Using NGS to detect CNVs in familial hypercholesterolemia Q&A

         February 19, 2018

First-place Abstract Competition Winner, Michael Iacocca, shared his research with the Golden Helix Community during our February webcast ‘Using NGS to detect CNVs in familial hypercholesterolemia‘. In this webcast, he gave a great explanation on how our CNV caller aided his team in their research. If you were unable to join us for the event, you can find a recording on our site here.

Iacocca’s webcast generated a lot of questions. His answers help further explain his studies and the capabilities of VS-CNV.

Are you able to control the acceptable percent difference for your references when calling CNVs?

Yes, indeed! As I mentioned, we provide the VS-CNV Caller tool with >100 matched reference controls. The tool itself then selects the 30 (however you can change this to be 40, 50, etc.) controls with the lowest percent difference in coverage compared to the sample of interest. So, chances are through this system you will get highly matched references to begin with. However, VS-CNV Caller flags the sample of interest IF the average % difference in your reference set is greater than 20%. In the case of the latter, you can also change this “acceptable value” of 20% to another value of your choice. So, yes you do have personalized control over this important quality control step.

Is it possible to use VarSeq to identify CNVs in plants?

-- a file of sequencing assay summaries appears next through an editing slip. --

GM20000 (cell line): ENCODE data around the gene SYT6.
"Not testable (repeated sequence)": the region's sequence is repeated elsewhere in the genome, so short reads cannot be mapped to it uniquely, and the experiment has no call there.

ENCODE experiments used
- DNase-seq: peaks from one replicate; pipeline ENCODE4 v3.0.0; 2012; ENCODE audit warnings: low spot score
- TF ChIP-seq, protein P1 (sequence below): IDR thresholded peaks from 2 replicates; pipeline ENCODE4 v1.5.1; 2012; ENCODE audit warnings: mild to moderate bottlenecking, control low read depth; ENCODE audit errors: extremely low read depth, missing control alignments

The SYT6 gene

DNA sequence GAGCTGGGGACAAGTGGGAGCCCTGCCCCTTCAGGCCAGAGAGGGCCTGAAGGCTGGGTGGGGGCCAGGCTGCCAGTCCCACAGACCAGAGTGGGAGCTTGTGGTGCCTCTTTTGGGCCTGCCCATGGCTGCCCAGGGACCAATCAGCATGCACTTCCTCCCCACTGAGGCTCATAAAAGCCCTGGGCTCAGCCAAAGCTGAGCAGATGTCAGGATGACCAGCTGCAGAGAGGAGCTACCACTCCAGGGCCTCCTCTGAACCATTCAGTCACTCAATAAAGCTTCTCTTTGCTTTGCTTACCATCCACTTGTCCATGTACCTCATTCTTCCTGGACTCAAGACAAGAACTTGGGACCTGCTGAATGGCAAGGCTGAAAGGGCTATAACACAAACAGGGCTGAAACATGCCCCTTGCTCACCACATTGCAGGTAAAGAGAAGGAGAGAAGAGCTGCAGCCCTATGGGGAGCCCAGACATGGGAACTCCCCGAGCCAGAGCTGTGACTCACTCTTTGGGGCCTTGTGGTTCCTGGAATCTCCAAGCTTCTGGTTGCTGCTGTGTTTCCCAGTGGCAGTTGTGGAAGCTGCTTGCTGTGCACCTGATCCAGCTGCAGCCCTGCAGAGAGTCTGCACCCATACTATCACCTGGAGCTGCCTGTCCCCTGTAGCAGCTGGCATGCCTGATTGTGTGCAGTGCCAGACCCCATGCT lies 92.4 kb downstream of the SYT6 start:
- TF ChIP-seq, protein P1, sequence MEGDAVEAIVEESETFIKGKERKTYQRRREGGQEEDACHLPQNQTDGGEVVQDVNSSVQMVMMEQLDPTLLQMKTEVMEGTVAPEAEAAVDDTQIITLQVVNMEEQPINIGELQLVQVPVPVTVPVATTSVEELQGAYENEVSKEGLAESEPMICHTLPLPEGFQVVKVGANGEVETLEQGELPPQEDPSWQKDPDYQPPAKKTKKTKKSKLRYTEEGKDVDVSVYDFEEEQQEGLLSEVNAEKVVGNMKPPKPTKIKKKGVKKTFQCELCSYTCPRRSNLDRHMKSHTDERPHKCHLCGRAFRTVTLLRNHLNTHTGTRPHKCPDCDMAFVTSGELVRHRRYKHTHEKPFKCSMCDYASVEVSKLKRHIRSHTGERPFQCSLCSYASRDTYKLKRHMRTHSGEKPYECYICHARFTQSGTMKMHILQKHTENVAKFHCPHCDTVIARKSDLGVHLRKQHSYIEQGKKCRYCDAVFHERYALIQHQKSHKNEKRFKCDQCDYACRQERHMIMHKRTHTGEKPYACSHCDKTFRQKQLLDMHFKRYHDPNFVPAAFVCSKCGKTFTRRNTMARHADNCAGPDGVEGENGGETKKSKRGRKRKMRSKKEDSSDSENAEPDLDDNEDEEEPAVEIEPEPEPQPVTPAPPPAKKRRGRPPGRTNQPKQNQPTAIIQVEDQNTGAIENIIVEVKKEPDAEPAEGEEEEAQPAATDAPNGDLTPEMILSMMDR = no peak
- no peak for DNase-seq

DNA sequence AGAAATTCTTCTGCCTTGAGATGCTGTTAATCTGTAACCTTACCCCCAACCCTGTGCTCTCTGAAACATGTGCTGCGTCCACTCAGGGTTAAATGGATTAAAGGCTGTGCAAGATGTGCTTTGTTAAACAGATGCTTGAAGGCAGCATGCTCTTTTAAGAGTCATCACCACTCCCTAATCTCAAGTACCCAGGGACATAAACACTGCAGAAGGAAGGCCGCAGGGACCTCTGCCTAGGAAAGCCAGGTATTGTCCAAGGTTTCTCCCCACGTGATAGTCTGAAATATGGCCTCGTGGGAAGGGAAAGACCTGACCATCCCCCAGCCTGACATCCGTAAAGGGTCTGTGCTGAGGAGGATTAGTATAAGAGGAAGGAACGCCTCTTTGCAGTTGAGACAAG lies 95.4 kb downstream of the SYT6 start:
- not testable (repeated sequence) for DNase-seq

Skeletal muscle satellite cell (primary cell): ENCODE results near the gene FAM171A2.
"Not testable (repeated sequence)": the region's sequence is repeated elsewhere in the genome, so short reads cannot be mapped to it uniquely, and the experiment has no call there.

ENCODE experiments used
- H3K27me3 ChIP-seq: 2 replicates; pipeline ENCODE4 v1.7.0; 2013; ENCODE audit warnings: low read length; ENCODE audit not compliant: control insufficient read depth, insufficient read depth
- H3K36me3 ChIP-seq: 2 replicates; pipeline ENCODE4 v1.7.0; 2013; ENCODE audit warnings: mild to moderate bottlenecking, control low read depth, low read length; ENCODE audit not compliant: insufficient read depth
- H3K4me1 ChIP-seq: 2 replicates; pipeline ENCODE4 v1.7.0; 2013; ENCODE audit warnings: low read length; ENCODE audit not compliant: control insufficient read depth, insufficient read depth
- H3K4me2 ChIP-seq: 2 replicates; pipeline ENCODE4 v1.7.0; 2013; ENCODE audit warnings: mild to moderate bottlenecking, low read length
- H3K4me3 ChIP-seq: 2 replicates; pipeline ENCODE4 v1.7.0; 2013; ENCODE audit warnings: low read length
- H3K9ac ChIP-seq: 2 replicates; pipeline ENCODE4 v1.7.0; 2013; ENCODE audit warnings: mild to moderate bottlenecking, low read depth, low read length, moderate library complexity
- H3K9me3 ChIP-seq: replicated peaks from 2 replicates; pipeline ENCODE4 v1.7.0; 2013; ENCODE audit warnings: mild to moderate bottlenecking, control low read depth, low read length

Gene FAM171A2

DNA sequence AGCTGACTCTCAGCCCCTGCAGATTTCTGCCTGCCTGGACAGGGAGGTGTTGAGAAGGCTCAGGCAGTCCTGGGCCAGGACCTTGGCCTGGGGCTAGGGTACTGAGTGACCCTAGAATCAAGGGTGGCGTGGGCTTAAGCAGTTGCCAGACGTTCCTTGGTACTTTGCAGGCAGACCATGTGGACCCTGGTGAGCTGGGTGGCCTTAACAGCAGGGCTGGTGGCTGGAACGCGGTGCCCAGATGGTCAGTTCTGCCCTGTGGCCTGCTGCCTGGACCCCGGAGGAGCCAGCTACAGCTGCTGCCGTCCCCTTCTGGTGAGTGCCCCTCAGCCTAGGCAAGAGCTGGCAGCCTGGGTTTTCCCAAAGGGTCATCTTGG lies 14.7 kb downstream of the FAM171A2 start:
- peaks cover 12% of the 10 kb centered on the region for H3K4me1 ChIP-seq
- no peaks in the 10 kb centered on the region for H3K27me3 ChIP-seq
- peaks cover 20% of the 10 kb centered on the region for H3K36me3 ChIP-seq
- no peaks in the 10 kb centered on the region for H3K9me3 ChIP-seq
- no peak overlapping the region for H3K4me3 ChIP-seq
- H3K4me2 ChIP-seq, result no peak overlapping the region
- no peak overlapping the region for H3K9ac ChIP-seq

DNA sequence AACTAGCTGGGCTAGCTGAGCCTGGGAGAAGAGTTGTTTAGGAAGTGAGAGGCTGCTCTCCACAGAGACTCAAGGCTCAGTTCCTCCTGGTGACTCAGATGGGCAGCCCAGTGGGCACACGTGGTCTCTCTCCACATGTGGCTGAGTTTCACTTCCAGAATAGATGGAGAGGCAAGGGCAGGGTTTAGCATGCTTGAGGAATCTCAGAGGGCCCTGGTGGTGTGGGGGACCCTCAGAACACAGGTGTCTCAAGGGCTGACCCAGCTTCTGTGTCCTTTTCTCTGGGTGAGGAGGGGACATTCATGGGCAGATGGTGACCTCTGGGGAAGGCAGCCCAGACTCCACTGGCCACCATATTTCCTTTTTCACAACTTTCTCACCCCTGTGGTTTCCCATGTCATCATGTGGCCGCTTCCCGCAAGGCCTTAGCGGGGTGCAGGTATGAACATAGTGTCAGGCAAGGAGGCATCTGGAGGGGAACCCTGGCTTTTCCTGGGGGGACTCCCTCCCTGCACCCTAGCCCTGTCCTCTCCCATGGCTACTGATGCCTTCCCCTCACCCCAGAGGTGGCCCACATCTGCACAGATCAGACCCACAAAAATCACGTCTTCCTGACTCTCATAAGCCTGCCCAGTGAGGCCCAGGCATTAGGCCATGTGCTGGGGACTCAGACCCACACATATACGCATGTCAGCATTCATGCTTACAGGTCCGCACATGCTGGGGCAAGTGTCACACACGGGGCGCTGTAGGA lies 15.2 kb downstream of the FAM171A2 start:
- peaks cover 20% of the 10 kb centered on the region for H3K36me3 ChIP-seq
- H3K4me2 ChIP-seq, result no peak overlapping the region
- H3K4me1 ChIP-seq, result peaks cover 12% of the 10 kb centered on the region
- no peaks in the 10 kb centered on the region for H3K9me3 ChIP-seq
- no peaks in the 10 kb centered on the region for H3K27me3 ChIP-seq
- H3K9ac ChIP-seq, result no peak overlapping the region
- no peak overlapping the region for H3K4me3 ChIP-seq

CNV calling is based on the normalized coverage data of your reference samples compared to any single sample of interest. VarSeq contains many genome assemblies that include plant-specific assemblies. It is possible to detect CNVs for many plant species in VarSeq and also SNP and Variation Suite (SVS).

Have you tried finding CNVs in a trio exome seq data?

Many users have, and it has generated great results! The more reference samples you have for coverage normalization tends to be better to get a clearer picture of CNV events, but some users have simply used Mother and Father as the reference samples when compared against the Proband.

What .BED file do you use?

We use a .BED file that is unique to our LipidSeq panel. A .BED file defines the chromosomal start/stop coordinates of all the genetic material you are sequencing with your specific NGS panel. Thus, of course, everyone’s .BED file will be unique to their exact NGS panel used.

The .bed file (interval track) used for your CNV project can be defined by a specific panel, or you can utilize the many .bed files that are available with VarSeq. Minimally, the .bed file needs chromosome, start, and stop positions. These the define the regions that you will normalize the coverage data.

What about tandem duplication of 1 MB chromosomal segment?

To address the “tandem” part of your question first: VarSeq CNV analysis essentially just tells us if there is less (deletion) or more (duplication) genomic substrate at a given locus compared to averaged reference controls coverage. In the case of deletions, you can infer that the deleted genomic material has been lost right from the specific genomic coordinates you are visualizing. But with duplications, especially in the case of whole duplicated genes, you cannot be certain that the duplicated genomic material is in tandem – this duplicated material may have been inserted anywhere else in the genome during its genesis, but through your sequencing step you will still have your probes binding to that sequence and then extra sequence data will, of course, be generated from it. VarSeq will detect this extra sequencing coverage and indicate a duplication – however, you do not know if it is in tandem or located somewhere else, you just know there is duplicated material present.